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What the hell has happened to my child since starting school!?

(22 Posts)
pigleychez Wed 10-Oct-12 13:32:03

DD started school recently and since then has turned into the stroppiest, rudest, annoying little madam!

Not saying she was perfect before but this is just ridiculous!
The moment she comes home she's rude and stroppy and generally a nightmare. She's 4 going on 14!

Im guessing its a knock on effect from the formality of school, Influences of other children and the new routines.
Anyone else suffering the same or is it just my DD?
Tell me it gets better!! Please!!

StateofConfusion Wed 10-Oct-12 13:35:24

I've had exactly the same, my ds started in reception and now he's year 1 well there are no words for the mood swings and vile attitude he has some evénings! Its exhausting isn't it!
My dd just started nursery and she's rather demanding and loopy when she arrives home.

MigGril Wed 10-Oct-12 17:09:49

I'd say she's tired, DD was like this to in reception. Good luck for the end of term.

oh and apparently it makes no differences if they have been to nursery previously. school seems a lot more tiring.

beanandspud Wed 10-Oct-12 21:36:07

Have a look at this thread on the Primary board.

You're not alone, I put a lot of it down to the fact that DS is trying so hard during the day to listen and behave as well as deal with the new routines that by the time he gets home he just needs to let off steam.

pigleychez Wed 10-Oct-12 22:18:31

oohh thanks for that link!

Glad to see its not just DD

naturalbaby Wed 10-Oct-12 22:21:19

My calm and loving 4year old has spent the afternoon head butting and shoving his little brother. I am not impressed and have a sore throat from shouting sad.

piprabbit Wed 10-Oct-12 22:25:01

They get so tired - and that has a huge effect on their behaviour.
Can you bring bedtime forward by an hour?

It may well get worse as you get closer to half term. Don't plan too much excitement for the first few days of the holiday - lots of rest and relaxation before the cycle starts again.

maresedotes Wed 10-Oct-12 22:32:42

Mine is exactly the same. This is what I do: don't ask loads of questions when I pick her up (limit to one, did you have a good day?), I give her a snack and drink when she gets home (only a 5 minute walk) and then ask her what she fancies doing (varies from watching telly to playing with her dolls). Then I leave her alone!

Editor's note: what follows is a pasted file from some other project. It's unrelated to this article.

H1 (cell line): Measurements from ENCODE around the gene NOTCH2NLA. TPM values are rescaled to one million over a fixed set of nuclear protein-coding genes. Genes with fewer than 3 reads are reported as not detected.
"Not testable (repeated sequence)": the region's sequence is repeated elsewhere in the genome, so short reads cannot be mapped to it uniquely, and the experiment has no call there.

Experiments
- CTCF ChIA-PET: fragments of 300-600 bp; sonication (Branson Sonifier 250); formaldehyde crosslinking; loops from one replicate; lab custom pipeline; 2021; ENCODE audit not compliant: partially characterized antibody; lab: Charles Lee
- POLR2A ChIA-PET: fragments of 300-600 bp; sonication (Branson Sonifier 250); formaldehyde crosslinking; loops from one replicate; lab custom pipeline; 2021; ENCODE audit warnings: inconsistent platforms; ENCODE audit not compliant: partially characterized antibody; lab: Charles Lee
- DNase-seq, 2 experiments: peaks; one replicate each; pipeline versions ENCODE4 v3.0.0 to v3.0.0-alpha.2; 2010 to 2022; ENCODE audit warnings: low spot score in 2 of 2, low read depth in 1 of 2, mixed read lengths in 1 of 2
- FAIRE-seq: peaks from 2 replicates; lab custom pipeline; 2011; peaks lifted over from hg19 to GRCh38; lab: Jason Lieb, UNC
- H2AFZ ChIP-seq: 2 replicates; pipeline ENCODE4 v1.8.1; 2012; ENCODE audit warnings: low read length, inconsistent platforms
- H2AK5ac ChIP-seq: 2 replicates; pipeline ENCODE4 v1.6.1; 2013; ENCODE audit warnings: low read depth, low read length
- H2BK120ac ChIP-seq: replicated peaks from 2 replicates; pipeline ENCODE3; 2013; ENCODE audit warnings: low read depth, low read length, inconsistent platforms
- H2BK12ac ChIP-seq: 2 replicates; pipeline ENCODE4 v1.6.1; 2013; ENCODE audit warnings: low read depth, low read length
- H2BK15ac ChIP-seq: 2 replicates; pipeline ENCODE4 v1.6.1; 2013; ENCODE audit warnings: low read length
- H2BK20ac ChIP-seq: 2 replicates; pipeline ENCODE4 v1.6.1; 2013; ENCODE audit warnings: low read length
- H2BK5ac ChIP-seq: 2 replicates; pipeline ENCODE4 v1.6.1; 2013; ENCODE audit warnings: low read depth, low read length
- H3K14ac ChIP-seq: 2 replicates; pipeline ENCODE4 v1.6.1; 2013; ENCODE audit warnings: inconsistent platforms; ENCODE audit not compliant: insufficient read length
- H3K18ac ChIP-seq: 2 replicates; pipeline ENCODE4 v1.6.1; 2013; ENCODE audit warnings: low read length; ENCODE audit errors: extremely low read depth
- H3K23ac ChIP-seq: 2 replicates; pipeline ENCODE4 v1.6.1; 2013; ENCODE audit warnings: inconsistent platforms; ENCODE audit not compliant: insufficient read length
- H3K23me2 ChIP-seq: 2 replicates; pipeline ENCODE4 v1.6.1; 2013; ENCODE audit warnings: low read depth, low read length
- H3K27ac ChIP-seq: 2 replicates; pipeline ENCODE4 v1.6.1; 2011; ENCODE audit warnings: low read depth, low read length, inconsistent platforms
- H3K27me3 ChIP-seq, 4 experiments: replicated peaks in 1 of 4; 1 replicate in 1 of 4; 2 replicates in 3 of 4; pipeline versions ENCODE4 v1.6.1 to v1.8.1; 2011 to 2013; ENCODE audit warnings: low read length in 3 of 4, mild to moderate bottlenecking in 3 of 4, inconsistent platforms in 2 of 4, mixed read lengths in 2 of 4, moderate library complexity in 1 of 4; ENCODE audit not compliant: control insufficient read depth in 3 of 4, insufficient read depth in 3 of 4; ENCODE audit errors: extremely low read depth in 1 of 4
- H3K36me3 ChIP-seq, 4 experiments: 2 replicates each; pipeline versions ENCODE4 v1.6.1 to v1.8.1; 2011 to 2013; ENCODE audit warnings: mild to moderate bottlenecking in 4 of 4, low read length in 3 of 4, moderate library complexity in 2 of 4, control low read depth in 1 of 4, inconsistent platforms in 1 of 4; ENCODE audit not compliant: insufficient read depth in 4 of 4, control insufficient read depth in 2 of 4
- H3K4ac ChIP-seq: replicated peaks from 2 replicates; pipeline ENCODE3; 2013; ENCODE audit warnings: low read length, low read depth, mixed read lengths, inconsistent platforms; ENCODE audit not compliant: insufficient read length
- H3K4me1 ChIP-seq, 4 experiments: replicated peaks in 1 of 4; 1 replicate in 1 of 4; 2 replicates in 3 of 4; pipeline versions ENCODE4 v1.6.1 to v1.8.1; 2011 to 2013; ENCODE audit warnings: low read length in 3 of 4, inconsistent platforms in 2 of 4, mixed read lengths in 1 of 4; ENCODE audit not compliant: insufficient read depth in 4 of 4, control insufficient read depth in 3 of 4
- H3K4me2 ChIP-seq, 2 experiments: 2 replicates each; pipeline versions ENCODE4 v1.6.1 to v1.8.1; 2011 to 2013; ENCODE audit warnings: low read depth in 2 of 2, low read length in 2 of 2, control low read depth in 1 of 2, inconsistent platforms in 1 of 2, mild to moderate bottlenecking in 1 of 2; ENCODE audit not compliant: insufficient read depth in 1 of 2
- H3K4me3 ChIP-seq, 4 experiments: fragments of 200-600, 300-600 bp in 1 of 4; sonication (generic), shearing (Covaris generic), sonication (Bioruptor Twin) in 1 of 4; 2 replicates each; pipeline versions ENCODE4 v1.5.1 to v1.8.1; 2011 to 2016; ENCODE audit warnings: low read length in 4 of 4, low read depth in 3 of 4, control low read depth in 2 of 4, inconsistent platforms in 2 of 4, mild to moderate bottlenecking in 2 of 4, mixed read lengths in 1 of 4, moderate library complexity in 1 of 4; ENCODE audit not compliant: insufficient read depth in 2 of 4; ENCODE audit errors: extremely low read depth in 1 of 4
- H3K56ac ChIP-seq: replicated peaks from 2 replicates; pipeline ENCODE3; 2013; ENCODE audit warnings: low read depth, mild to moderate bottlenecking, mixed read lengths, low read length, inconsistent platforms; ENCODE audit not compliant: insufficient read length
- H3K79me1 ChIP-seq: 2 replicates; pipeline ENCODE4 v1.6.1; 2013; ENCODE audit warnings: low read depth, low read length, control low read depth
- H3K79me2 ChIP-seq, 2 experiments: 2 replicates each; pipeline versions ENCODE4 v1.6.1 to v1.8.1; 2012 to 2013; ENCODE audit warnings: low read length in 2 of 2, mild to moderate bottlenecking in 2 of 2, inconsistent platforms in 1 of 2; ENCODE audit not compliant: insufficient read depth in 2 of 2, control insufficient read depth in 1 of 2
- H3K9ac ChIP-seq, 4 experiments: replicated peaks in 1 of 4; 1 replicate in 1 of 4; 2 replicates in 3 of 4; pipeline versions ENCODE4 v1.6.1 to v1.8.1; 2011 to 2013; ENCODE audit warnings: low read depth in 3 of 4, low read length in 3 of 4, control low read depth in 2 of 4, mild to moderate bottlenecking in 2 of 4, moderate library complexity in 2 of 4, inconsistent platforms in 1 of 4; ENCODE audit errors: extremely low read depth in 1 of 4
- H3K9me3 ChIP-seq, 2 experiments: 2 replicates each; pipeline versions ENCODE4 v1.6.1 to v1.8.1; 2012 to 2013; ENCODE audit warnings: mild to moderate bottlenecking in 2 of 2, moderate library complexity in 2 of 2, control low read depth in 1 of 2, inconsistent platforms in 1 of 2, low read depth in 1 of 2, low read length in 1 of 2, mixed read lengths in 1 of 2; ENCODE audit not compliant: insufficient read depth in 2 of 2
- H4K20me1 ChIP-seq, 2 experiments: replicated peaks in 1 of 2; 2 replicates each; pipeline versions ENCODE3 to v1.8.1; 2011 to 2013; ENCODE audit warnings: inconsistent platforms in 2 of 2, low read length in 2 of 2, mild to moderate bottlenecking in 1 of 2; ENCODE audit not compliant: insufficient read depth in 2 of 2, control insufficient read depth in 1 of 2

I'm not saying this works every time, it depends how tired she is, but she gets nicer once she's been home a little while.

IwishIwasmoreorganised Wed 10-Oct-12 22:36:46

Ds1. Was like this, ds2 is faring much better.

Food and a snack as soon as you can on collecting her from school.

No questions until then, and even then just a few. Let her relax in front of the tele or play with her own choice of toys.

Nice stodgy tea, bath and bed no later than 7Pm

Don't plan too much for half term. And be prepared for this to get worse in the run up to Christmas.

The reception year is very tough for them.

pigleychez Wed 10-Oct-12 22:45:21

Thanks everyone.

She's only been doing part time (half days) up until now and starts full days tomorrow. Im really starting to dread it as she is going to be beyond tired!

I can see her being asleep on the sofa after being in the door 5 minutes! I think I might let her have 30 mins on the sofa if she wants it. Im sure she will as this is the child who will happily take herself off for a 2hour nap after lunch.

We usually wait for DH to get in from work at 6.30 for dinner but I guess we will have to see if that needs to change for a while.

Its very hard as I want to give her some slack but also dont want her to think this rudeness and the strops are ok. Guess its finding a good balance.

duchesse Wed 10-Oct-12 22:49:45

She is tired! Very very tired. I used to send DS to his room for 1/2 hour when he got home because he needed a time of calm and quiet after spending the day cooped up with 34 other 4 year olds. In France your DD would still be in maternelle (nursery) (being 4 she would still have the best part of 2 years of it ahead of her) and would be having an afternoon nap at least until the end of this academic year. I think we push our little children horribly fast in this country, quite unnecessarily.

oxeye Wed 10-Oct-12 22:50:26

I would give her slack! My boy is in year 2 and still gets very cross. My tips are: food - as soon as you pick up or as soon as home - drink and toast or malt bread - something with some sweetness and also a bit of carb
then relax - dont expect or demand things - supper at 5:30 (yes only about 1 1/2 hours after tea) and then bed by 7
why not have main supper and have pudding/ fruit/ yoghurt with DH at 6:30 so they have some time together but not too much
good luck!

SizzleSazz Wed 10-Oct-12 22:54:10

My two (Y1 and R) have tea at 4.30 and in PJ's ready for bed by 6.15, then TV till 7pm. If this doesn't happen the plot is lost!

What time is bedtime if you are not eating till 6.30?

pigleychez Thu 11-Oct-12 13:12:58

Dinner is usually ready for when DH walks in the door. Then its up stairs for bath and bed at 7pm.
Usually in bed with lights out by 7.30/7.45 latest.

Its worked fine as they have both had napped in the afternoon but I guess it will have to change. Really reluctant for bed before DH comes in as he really doesn't want to only see them at the weekends.